2. Indians don't bother to write the names accurately in English texts anyway, because they know it can't be done really: Those who know Hindi will pronounce them correctly whatever the writing, and those who don't know Hindi will not pronounce them correctly, again whatever the writing.

To make it complete, here's the IAST spelling of the names in Sanskrit:

Rāma, Śiva, Sītā.

Also noteworthy here (see how the author sometimes writes the ending a, sometimes doesn't): Śūrpaṇakhā, Lakshmana, Rāmāyaṇa/Rāmāyaṇam

In my post, I see little squares for the "n + dot below". Hopefully the other specials are coming through as displayed. Maybe I'll add some ITrans spellings, just in case:

raama, shiva, siitaa, shuurpaNakhaa, lakShmana, raamaayaNa

# Michael S. Kaplan on Saturday, December 15, 2007 4:36 PM:

Even if people speak the language they don't always get it right -- e.g. Goldie and her family, and the long-running issue I talked about with the spelling of Godhuli (the issue there being principally an i vs ii one).

# Gé van Gasteren on Sunday, December 16, 2007 8:14 AM:

All kinds of loose remarks:

Great blog, that one about Godhuli!

She may have been thinking that, as it´s a girl´s name, it should end with an ii, which is typical of words of feminine gender. But I´ll check it with my friend from Bengal...

According to my little knowledge of Sanskrit, it´s Poornimaa,

or पूर्णिमा.

If it doesn´t show properly here, look here:

http://en.wikipedia.org/wiki/Guru_Purnima

The battle between ca/cha and cha/chha transliteration has been fierce and unending. Result: when you see "cha" in a ´stray´word, it may stand for the aspirated character, or the unaspirated one.

Now I´m sure that either telepathy or synchronicity exists: Right when you were writing or speaking your tip about the Suggestion Box, I was finding it. I mean, I had not seen your tip when I posted my comment.

# Gé van Gasteren on Monday, December 17, 2007 7:56 AM:

Just one last (?) change to the spelling of Goldie's name:

My friend insists that both the u and the i should be short.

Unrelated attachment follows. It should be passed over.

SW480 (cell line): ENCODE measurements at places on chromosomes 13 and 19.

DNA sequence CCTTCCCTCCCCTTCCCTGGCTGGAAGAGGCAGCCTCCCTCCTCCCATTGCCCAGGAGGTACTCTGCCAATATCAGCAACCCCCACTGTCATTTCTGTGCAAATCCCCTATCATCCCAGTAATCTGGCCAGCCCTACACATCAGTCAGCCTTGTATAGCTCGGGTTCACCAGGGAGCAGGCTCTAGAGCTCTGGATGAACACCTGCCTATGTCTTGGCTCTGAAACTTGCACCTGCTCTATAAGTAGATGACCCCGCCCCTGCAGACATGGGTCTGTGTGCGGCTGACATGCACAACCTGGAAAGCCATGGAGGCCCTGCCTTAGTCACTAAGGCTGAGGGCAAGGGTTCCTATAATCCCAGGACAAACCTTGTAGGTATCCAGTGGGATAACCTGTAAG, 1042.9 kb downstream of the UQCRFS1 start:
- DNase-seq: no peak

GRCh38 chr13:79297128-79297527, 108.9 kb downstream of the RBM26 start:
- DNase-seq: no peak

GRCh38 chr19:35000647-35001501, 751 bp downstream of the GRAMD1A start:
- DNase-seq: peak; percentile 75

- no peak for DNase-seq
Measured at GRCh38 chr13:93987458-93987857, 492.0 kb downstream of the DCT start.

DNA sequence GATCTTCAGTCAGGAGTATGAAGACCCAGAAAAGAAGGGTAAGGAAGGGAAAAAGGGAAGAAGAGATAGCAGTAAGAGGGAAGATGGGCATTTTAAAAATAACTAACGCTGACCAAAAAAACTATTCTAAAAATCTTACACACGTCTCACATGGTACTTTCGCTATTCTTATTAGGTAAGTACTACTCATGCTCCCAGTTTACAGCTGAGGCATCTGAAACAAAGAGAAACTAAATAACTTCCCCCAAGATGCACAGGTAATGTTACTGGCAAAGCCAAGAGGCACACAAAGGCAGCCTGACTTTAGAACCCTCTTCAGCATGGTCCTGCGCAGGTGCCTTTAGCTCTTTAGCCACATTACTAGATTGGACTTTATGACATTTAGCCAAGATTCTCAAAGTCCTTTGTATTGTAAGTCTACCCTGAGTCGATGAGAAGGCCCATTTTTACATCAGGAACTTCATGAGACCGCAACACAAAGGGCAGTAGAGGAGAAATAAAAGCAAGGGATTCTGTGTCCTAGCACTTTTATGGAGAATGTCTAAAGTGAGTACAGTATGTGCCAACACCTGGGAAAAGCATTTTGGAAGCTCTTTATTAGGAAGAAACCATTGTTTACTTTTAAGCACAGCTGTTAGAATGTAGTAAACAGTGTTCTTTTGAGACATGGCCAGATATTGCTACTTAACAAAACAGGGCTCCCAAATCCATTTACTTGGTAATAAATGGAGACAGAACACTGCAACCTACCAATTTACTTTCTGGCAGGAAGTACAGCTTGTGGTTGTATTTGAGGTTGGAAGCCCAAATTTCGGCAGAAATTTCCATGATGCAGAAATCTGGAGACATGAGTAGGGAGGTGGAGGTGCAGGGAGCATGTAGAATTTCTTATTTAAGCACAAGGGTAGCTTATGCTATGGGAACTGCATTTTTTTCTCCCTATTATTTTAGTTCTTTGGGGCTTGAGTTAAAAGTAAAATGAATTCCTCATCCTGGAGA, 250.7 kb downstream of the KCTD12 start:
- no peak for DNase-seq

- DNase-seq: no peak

He added the information that godhuli or dusk is commonly considered an auspicious time for marriage in Bengal. Interesting to have such a name!

# Michael S. Kaplan on Monday, December 17, 2007 9:02 AM:

Well, your friend would have gotten on better with them before they determined that the name was spelled differently in the song/poem, as the post explains. :-)

# Gé van Gasteren on Saturday, December 22, 2007 8:10 AM:

My friend deeply apologizes, and Goldie goes around the world:

When I told my Bengali friend about my divulging his insights on the World Wide Web, he got a bit uneasy and asked his cousin (by email or phone) to double-check this "u" in the Tagore songbook that he has.

Result: In the song, it's a double u after all, not a single/short one...

He still wants to check if both versions are possible, but I'll have to help him get Bengali to work on his PC.

Google gives 5040 hits for godhuli with the double u, and 456 with the single u, so he may have a point there.

(Quite good that number of hits, I thought, incidentally. And have a nice Christmas time.)

# Michael S. Kaplan on Saturday, December 22, 2007 11:12 AM:

Well, now you know how surprised they were when they realized what they thought was the name was basically wrong. :-)

The funny part was that they assumed a great of assonance with the last name (Chaudhuri, a very common Bengali name), so you can see what they thought were the vowels for many years....

Enjoy the holidays!


referenced by

2010/05/12 Avoiding a Telugu-tubbies ref (out of respect for the 3rd largest language in India)

2008/01/03 Throwing a BRIC [with Diwali written on it] at Outlook, aka Attn. Outlook: There *is* an 'I' in BRIC

2007/12/06 The subliminal message: 'My search is more testosterone-laced than yours!'